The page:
Lagos State Governor Babajide Sanwo-Olu on Saturday announced the reopening of places of worship at 50 per cent capacity effective August 7. The re-opening after four months religious centres were closed down as a result of the Coronavirus disease (COVID-19), the governor said, followed the downward curve in active cases recorded in the state for some time.
But the re-opening order came with caveats: Ju’mat prayer or church services should be held in well-ventilated halls with physical distancing order enforced.
Only regular services or religious gatherings are permitted; no vigils or other programmes until further notice; people above 65 years are not allowed to attend; handwashing, sanitising, thermometer, as well as a mandatory face mask policy.
The governor, who reiterated the need for people to take responsibility in the battle against the virus by adhering to all protocols as plans continue to flatten the curve and gradually return to normal said the important decisions were taken to calibrate an effective balance between competing demands of safeguarding lives and enabling livelihoods.
Statistics from the Nigeria Centre for Disease Control (NCDC) on Tuesday night indicated that 304 new cases of COVID-19 were recorded across the country out of which Lagos recorded 59 and the Federal Capital Territory (FCT) 90. From the statistics, Nigeria has recorded 44,433 confirmed cases, 31,851 discharged survivors and 910 deaths since the index case of the disease was recorded in the country on February 27.
Prior to the announcement, the government came under severe criticisms, especially from the Christian Association of Nigeria (CAN), some popular pastors such as David Oyedepo and Chris Oyakhilome who described as unacceptable, unjustifiable and untenable, the continued lockdown of worship centres while markets and other less-organised places were allowed to function.
They regarded the continued closure of places of worship as an attack on Christendom, insisting that churches should be allowed to run their services unhindered so that more people can be healed of the virus.
Hence, the partial re-opening came to these groups as cheery news, with CAN describing it as prayers answered.
Hailing the decision, Lagos CAN Chairman, Apostle Alex Bamgbola said the move was a loud testimony to the prayers of church leaders, just as he urged churches to comply with all regulations on COVID-19 to avoid losing the gains of the re-opening.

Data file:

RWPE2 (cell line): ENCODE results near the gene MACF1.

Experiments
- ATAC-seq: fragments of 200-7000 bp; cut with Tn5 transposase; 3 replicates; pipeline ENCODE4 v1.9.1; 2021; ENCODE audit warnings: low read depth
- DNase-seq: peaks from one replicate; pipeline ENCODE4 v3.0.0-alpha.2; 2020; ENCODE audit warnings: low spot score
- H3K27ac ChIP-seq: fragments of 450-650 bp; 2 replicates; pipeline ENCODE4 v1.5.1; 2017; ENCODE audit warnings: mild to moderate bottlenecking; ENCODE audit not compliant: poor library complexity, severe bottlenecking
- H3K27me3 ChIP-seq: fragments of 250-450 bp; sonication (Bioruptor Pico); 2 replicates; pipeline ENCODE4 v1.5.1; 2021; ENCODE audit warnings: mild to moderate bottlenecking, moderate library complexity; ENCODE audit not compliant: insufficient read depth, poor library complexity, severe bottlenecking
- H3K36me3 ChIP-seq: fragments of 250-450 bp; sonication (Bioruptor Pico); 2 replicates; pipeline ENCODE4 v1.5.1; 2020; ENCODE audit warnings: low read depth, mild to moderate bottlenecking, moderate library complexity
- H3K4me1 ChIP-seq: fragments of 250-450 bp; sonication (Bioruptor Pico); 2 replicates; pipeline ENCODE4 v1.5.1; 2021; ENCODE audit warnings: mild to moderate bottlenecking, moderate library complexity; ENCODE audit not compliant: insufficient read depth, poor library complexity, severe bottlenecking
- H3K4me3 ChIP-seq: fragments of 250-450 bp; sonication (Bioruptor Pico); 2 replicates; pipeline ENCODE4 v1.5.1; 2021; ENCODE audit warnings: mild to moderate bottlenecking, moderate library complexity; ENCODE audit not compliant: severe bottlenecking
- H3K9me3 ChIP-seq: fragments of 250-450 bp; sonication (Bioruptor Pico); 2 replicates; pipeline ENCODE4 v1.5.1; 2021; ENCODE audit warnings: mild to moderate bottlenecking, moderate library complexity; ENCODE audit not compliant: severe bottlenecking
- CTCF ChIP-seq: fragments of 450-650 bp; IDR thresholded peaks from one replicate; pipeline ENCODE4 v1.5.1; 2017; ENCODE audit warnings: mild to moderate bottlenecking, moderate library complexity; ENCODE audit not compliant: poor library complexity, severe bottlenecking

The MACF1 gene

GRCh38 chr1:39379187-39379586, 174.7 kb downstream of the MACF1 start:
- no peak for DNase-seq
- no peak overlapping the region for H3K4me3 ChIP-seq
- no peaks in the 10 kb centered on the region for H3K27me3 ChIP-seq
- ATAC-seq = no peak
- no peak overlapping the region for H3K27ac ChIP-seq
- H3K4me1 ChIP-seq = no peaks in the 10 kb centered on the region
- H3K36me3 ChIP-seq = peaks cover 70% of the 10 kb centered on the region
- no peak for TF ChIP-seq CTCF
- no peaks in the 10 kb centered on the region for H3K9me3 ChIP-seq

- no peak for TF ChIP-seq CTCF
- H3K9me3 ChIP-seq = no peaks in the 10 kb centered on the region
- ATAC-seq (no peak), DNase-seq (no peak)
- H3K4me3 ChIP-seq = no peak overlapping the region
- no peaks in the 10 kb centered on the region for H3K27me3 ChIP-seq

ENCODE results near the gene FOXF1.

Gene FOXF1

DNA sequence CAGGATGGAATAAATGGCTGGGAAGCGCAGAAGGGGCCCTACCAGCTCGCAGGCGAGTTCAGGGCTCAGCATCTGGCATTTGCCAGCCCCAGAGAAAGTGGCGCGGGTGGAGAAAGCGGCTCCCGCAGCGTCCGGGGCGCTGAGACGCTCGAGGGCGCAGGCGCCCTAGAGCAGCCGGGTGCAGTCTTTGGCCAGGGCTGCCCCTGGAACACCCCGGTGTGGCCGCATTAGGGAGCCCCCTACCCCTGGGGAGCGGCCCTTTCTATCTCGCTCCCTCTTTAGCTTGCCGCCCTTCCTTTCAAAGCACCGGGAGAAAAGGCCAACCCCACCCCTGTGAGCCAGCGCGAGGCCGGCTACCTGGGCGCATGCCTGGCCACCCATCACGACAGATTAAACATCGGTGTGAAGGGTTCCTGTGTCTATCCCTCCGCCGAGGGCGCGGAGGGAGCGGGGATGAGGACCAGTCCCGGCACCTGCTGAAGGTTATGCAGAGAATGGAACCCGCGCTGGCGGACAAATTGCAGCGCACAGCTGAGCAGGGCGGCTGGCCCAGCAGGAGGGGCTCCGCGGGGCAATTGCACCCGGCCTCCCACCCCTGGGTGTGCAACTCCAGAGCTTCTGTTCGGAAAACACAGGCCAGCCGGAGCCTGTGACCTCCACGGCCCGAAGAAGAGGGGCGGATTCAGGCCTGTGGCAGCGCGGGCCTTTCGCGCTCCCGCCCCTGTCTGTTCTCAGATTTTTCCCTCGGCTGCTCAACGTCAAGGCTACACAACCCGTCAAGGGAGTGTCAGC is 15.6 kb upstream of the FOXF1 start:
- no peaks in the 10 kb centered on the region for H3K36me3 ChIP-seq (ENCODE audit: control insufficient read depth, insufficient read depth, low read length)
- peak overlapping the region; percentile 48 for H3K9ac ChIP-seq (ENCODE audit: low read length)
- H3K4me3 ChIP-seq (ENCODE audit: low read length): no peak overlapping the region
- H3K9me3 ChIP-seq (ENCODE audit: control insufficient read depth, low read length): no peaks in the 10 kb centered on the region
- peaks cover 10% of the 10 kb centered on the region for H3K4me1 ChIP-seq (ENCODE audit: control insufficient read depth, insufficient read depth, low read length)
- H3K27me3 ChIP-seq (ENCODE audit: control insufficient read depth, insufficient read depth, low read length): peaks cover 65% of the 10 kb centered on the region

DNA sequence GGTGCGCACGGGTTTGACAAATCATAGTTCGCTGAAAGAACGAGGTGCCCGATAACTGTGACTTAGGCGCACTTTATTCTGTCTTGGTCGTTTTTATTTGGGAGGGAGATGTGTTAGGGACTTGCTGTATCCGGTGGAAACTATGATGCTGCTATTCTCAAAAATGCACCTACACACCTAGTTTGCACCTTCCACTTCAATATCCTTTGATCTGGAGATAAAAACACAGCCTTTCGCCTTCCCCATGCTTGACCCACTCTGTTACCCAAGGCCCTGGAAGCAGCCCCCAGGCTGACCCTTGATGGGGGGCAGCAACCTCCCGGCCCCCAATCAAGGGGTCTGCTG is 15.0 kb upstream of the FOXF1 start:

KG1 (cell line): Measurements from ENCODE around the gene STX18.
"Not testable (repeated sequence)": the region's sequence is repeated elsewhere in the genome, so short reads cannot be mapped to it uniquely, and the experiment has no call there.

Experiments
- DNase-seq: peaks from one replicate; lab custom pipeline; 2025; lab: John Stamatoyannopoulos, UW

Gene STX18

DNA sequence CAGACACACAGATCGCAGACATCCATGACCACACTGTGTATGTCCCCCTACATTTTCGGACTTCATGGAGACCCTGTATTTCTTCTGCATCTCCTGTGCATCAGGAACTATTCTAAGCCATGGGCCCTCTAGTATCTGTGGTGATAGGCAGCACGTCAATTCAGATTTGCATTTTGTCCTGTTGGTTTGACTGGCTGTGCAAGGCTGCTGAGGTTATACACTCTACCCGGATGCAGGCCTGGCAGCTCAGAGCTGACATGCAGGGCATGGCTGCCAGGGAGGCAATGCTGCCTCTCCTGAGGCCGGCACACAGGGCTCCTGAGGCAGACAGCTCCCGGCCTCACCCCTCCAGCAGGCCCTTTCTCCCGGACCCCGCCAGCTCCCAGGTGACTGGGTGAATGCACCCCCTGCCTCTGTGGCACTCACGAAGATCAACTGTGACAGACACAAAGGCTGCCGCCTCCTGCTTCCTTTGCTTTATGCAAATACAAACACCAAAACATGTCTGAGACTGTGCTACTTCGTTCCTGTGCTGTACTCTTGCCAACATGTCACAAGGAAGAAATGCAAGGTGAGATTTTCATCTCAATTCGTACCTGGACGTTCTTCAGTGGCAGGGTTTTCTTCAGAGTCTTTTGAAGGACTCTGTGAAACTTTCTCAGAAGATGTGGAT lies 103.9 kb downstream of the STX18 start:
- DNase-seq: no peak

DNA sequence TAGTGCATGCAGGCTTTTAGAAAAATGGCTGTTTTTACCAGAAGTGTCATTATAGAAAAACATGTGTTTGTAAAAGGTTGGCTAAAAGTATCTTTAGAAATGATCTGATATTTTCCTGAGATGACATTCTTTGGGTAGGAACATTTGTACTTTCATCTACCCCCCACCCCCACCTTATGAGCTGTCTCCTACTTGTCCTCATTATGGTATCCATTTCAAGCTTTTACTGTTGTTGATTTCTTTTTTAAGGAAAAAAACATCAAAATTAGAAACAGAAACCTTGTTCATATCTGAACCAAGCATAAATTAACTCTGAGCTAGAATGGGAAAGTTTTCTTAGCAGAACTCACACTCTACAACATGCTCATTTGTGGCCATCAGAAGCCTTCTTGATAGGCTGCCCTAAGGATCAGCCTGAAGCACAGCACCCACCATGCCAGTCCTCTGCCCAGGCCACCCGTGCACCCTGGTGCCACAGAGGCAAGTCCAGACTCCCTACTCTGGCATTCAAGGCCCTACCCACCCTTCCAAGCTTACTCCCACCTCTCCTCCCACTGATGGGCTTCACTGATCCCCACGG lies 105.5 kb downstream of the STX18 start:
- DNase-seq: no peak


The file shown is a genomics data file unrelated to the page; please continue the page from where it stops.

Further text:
Similarly, the founder, Living Faith Church Worldwide, Bishop David Oyedepo said the re-opening of churches in Lagos and Ogun states was an attestation that the devil has been shamed. He stated this while preaching to the congregation on Sunday.
“The laughter has begun; the devil is tired, the devil is weary. By next Sunday (August 9), all the churches in Lagos will be opened. The devil is tired. Why fight a battle you know you cannot win? Can any man win against God? Can any authority win against God? Shame on the devil!
“The Sunday that follows (August 16), Faith Tabernacle opens, to the shame of the devil and his cohorts. Don’t you see the laughter has started? We are laughing at the devil, we are laughing on the devil, and we are laughing upon the devil.
“What has changed? Nothing but Jesus! The gang-up of hell cannot prevail against it. What a joy that nothing has tampered with this joy. Shame on the devil! The revival fire is burning hot, hotter by the day,” said Oyedepo who emphasised that nothing can stop the church in Nigeria from moving forward.
However, sceptics are concerned that the COVID-19 protocols might be flouted, especially because worship centres accommodate people from all strata of society.
The Mountain of Fire and Miracles Ministries, on Wednesday, said its branches in Lagos and Ogun states would not open until September.
A statement from the church reads:
“1. MFM Churches in Lagos and Ogun states will not open yet.
“2. We need to observe and properly appraise post-lockdown indices before opening our branches.
“3. We must be careful not to make any mistakes because all eyes will be on us.
“4. No deliverance program after opening.